By Aidan Lomas – Editor-in-Chief
Last week, I had the privilege of attending the installation of Hillary Clinton as Queen’s University’s 11th Chancellor: the University’s first lady to take up the role. It was an eventful afternoon, featuring many of the usual “Hillary Clinton is in town” events. Be it the anti-war protesters, the intense armed security, or the almost entire event being focused on the immense successes women have made in the past few decades, it’s certain to say that when Hillary Clinton comes to Belfast, the usual suspects line up.
The event started quite modestly. However, once I’d taken my seat, and took notice of my surroundings the grandeur of the event was made magnificently clear. I’m not sure whether it was the flowing Queen’s University Belfast inscribed banners dangling triumphantly, or the glorious organ chimes bellowing through the Whitla Hall, but I discovered myself wondering how an Englishman of modest background had found himself a front row seat at such pomp and circumstance; I will, to the day I die, brag about the twelve times I made disconcerted eye-contact with Hillary Clinton. This magnificence was off-set somewhat by the Anti-American/Anti-War/Anti-Imperialism protesters outside the University. I’m not one to fear a crowd, but the clear disillusionment with the University’s decision to make such a controversial figure its new Chancellor certainly made me check over my shoulder a couple times as I made myself across the front of the Lanyon building.
11:28 marked the exact moment the procession entered Whitla Hall. A long chain of esteemed guests, including the Lord Mayor of Belfast, honorary degree recipients, and a small child paraded their way to the main stage; I won’t pretend this latter member didn’t confuse me to a degree, but in my efforts to at least pretend I’m a professional, I recalibrated and waited keenly for the keynote speaker to address her audience. The speech itself can be found in full online, but the there’s two themes I want to focus on from Chancellor Clinton’s speech: Community and History.
Chancellor Clinton made great efforts to remind the audience, both present in the hall and watching from home, that she had been to Belfast many times before. She remarked about her first visit in 1995 to switch on the Belfast Christmas lights alongside her husband, then-President Bill Clinton. Here, Chancellor Clinton remarked how, during an ceasefire event, which led to the Good Friday/Belfast Agreement (1998), Mrs Clinton observed a humorous site; talking of the locations of the political leadership at this time, Mrs Clinton remarked how “Catholics stood by the band, and Protests stood by the food”. The speech then made a turn towards community. It’s this theme which interested me the most about Chancellor Clinton’s appointment to her new found office. For all her controversies – not least to mention how she referred to the United Kingdom as “England” –, Chancellor Clinton has closely observed Northern Ireland’s transition from civil war state, to peaceful and progressive society. It must truly be incredible to have witnessed such an immense change over such a comparably short period of time. She discussed further how the campus of the University was something she found comfort in. According to our new Chancellor, the community on QUB campus is the community which moves to the future together, and this future is a “future you will create together”. Truly touching words which, I must confess, made me drop the mantle of critical student journalist, and inspire a sense of pride in Belfast; a place I’ve lived in for a mere two years, but feel an eternal belonging to.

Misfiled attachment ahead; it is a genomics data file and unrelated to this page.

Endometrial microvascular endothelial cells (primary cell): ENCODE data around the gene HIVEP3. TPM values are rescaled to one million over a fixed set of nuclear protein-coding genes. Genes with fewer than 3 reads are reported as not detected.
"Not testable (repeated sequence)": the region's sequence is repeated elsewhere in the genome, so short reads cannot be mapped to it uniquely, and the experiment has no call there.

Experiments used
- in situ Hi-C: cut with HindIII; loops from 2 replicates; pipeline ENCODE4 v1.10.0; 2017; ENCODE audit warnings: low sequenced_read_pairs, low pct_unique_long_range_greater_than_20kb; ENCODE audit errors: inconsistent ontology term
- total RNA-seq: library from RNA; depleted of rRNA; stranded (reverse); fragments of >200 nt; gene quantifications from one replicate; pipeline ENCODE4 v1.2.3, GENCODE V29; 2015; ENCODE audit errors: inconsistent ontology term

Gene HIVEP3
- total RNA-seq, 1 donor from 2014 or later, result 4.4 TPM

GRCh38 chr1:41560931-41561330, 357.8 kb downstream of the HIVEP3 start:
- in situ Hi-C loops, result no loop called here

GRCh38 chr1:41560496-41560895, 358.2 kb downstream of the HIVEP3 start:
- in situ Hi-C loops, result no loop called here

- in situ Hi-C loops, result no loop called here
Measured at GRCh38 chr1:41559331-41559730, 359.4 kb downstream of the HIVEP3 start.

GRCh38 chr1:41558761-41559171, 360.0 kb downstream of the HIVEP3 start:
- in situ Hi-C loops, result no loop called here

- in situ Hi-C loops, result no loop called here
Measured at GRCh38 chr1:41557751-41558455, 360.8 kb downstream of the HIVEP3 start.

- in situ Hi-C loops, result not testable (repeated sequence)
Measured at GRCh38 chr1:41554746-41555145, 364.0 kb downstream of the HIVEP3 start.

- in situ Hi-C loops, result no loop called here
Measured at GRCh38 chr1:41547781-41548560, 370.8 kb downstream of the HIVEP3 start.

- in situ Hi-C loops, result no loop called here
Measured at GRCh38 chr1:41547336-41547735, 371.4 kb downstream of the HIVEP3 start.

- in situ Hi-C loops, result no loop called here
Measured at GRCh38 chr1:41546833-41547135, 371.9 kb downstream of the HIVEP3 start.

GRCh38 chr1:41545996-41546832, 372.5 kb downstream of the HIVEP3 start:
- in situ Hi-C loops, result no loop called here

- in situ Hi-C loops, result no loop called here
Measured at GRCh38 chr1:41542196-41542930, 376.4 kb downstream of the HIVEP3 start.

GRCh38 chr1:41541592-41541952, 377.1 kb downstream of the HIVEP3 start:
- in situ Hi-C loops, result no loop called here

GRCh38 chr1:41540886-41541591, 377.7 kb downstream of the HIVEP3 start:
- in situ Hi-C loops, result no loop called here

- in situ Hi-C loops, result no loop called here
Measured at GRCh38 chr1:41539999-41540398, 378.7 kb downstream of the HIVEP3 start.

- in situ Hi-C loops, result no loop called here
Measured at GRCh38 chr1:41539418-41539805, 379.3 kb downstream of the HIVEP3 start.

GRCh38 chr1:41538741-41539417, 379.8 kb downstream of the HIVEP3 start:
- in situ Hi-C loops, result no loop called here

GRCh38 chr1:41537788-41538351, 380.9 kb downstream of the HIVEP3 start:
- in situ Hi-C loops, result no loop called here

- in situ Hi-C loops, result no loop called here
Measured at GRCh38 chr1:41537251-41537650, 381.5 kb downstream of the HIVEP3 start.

Next is history. There’s no doubt in my mind that if you want to study a rich history, you study the history of this island. This, unsurprisingly, was one of the key features of Friday’s events. On stage with Chancellor Clinton were the two founders of the Northern Ireland Women’s Coalition, Bronagh Hinds and Professor Monica McWilliams. Their services to Northern Ireland’s peace were rightly celebrated during Friday’s event; a celebration well worthy of their efforts and effect on Northern Ireland’s stability. In addition to these women, another from a more recent place in time was also celebrate. The Derry Girls creator, Lisa McGee also received an honorary degree. I found this symmetry incredibly satisfying; there on stage, sat two women who’s efforts to bring an equal peace to this place were unmistakably central to the formation of post-Troubles Northern Ireland. Next to them, sat a fantastically creative woman who managed to bring the Peace’s importance to the forefront of peoples’ minds in a humorous yet humble way. It really was a celebration of Northern Ireland’s history; something so rare these days. This rarity was echoed by the Chancellor’s own remarks on history; “the difficulties of the past continue to threaten the present”…but “trusted relationships are what makes things happen”. Wise words indeed.
Overall, the ceremony itself was not the focal point of that day. The focal point wasn’t even the Chancellor herself – believe it or not. The focal point of Friday’s celebrations were Queen’s and Northern Ireland’s women. How appropriate then, that this years Student Union is the first all-female union of its kind. How appropriate too, that Pat Hume’s own contribution to the Northern Ireland Peace Process were also formally recognised by the Chancellor. I don’t think the choice to appoint Chancellor Clinton to the role will continue to be a popular one, but it certainly allowed this “wee country” and its past to finally be celebrated in a way that didn’t condone or condemn it either. We at the Gown look forward to Chancellor Clinton’s returns to campus in the future.